If there's one thing the Truong clan has mastered, it's balance: between family and business, Vietnamese and American cultures, modernism and tradition. Having studied the culinary traditions of his family (as well as their own restaurants' business models) for decades under the guidance of his grandmother, aunts, uncles, parents and even in-laws both in the culinary profession and at home, Scott Truong now channels all of that talent (as well as most of his time and energy) into creating his own traditions at Pearl Cafe in north St. Louis County.
Scott Truong was born in Vietnam, and his family moved to the U.S. when he was six months old. Tommy was born a few years later in Michigan. Both brothers are bilingual and speak English well, though with some hesitation. The family came to St. Louis because, he explains, "There was work already here for us. Grandma had a nephew here who opened up restaurants for a living."
The broad network of family-owned restaurants, in which the Truong brothers worked from an early age, provided everything they know about running a business (and much of what Scott knows about cooking). But Scott hastens to add that it was the lessons he learned at home that made him the chef he is today. "My favorite [food] is what we make at home," he attests. "Nobody can duplicate that."
Pearl Café, brainchild of brothers Scott and Tommy Truong, opened its doors in May of 2009. Together the Truong brothers did nearly everything themselves in preparation for the restaurant's opening, from painting the walls to choosing the décor to planting the vegetable and spice garden to completing the building's electrical work. The menu is entirely Scott's creation, made up of traditional and Americanized Thai, Vietnamese and Chinese dishes, re-imagined.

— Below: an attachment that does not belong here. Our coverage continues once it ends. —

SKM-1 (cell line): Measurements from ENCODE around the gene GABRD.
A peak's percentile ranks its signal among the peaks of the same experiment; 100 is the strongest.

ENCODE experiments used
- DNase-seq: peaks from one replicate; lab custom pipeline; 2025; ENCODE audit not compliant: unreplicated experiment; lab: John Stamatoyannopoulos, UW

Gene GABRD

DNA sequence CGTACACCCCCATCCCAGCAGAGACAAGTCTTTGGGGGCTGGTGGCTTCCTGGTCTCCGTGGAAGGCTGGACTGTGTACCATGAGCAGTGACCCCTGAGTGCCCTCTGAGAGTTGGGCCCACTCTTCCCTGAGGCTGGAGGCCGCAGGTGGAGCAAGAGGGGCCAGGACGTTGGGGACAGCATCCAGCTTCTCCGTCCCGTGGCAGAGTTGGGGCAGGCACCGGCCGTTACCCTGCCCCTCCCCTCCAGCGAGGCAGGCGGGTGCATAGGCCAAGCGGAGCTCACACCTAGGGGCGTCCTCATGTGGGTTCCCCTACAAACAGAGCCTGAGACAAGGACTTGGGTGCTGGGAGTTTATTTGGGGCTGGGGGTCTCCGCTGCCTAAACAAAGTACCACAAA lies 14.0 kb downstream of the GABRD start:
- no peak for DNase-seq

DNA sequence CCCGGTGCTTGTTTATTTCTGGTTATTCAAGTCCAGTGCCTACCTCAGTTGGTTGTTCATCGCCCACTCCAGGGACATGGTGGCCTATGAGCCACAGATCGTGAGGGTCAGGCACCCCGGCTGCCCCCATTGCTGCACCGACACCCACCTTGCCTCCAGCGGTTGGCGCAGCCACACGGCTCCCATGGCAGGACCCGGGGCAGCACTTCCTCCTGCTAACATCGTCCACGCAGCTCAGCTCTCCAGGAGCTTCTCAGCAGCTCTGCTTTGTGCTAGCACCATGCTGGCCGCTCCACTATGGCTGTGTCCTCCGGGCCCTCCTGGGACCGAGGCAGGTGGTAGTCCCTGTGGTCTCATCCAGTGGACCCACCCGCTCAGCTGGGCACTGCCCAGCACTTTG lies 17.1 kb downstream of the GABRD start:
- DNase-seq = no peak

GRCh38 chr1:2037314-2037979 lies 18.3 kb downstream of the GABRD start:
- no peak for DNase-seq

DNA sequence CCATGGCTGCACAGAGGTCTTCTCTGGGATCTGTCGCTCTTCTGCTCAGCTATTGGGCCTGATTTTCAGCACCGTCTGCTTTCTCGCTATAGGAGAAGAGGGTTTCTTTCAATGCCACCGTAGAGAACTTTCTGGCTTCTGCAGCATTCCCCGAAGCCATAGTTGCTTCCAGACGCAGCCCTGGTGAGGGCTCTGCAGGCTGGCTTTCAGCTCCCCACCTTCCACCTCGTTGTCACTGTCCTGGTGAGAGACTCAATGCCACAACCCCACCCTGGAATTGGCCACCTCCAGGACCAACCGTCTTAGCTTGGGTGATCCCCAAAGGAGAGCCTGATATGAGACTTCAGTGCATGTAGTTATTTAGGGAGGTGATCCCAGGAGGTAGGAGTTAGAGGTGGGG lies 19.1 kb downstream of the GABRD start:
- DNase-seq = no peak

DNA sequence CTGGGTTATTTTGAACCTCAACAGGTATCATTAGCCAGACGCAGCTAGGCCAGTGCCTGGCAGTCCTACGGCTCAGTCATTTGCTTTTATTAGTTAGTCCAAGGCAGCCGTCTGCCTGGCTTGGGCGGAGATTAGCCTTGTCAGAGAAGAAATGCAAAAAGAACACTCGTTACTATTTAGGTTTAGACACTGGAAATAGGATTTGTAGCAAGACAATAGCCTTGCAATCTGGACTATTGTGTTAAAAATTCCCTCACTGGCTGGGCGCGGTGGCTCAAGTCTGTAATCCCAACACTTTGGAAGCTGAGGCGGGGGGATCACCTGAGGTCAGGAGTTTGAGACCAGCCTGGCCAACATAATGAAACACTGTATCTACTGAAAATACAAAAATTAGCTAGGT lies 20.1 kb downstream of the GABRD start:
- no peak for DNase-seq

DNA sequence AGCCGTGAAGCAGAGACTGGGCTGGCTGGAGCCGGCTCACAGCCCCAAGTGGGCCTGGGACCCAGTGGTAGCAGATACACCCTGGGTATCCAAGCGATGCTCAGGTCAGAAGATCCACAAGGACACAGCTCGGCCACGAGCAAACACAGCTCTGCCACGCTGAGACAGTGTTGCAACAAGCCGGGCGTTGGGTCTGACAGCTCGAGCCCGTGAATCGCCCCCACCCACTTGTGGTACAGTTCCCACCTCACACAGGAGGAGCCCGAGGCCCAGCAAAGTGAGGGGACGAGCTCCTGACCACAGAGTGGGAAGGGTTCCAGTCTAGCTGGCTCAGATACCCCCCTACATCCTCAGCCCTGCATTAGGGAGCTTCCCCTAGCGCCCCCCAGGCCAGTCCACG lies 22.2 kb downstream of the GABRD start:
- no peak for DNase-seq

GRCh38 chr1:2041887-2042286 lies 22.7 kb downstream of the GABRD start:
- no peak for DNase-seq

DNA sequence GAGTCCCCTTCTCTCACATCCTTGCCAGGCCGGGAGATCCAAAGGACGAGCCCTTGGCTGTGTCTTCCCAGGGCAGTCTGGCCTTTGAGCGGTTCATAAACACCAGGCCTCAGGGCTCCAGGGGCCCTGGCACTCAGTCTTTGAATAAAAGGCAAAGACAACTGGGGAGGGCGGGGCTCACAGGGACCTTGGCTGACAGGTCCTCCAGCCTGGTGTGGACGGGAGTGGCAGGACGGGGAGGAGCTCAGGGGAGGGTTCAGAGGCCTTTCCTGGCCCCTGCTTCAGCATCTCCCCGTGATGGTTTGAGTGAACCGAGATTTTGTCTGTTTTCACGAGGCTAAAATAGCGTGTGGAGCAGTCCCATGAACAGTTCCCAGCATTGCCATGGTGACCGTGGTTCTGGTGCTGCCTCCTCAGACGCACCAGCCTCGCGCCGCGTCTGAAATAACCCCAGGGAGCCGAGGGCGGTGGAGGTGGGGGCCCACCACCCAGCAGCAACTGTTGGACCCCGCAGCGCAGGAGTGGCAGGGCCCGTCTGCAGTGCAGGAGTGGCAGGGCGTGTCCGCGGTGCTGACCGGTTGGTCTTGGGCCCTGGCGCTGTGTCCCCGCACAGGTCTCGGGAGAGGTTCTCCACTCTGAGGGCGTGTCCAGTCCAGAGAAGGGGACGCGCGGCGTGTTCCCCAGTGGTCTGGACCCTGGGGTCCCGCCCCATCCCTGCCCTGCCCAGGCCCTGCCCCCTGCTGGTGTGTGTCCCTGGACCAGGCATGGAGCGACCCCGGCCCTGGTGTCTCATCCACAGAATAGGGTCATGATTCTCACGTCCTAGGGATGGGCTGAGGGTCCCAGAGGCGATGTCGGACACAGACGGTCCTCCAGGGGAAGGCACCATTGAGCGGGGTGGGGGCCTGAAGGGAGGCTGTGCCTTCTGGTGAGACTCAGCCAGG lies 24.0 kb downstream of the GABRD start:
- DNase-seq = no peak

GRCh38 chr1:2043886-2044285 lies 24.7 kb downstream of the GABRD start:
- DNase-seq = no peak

In short, this restaurant is their baby. (Appropriately, it's named after Scott's two-year-old daughter, Pearl). The proof is in the care the brothers take in the preparation and presentation of every dish they serve.
That's what sets Pearl Cafe apart from the rest. Scott seasons his dishes delicately, finding the ideal amount of spices so as "not to overwhelm the flavors so much." He perfects his dishes using a lot of fresh ingredients. "We have fresh herbs," he says. "We grow them ourselves in the garden." The Truongs also grow their own cucumbers, red onions and bell peppers; not surprisingly, they'll happily make any dish vegan when requested.
The brother restaurateur tandem hopes to expand sometime soon, perhaps opening a location in Chesterfield or Downtown. Scott plans to carry a few of the dishes over, but he says he is excited to start fresh with a new menu, and to add Japanese cuisine to the mix.
His eyes gleam when he talks about his family -- wife Aey and children Pearl and Christian -- and when the topic turns to his menu, his passion for cooking, the work he has put into his restaurant and his plans for the future. He is nothing if not a dedicated family-and-food man, and he seems happiest when the two mix.
The brothers take a great deal of pride in their space, their beer selection and their "club" for the patrons who brave the spiciest dishes. They're also proud of Pearl Cafe's pioneering location, in the heart of Florissant. Notes Scott: "You don't have to go down to the Central West End, the Loop or South Grand any more just to get some good Asian food!"
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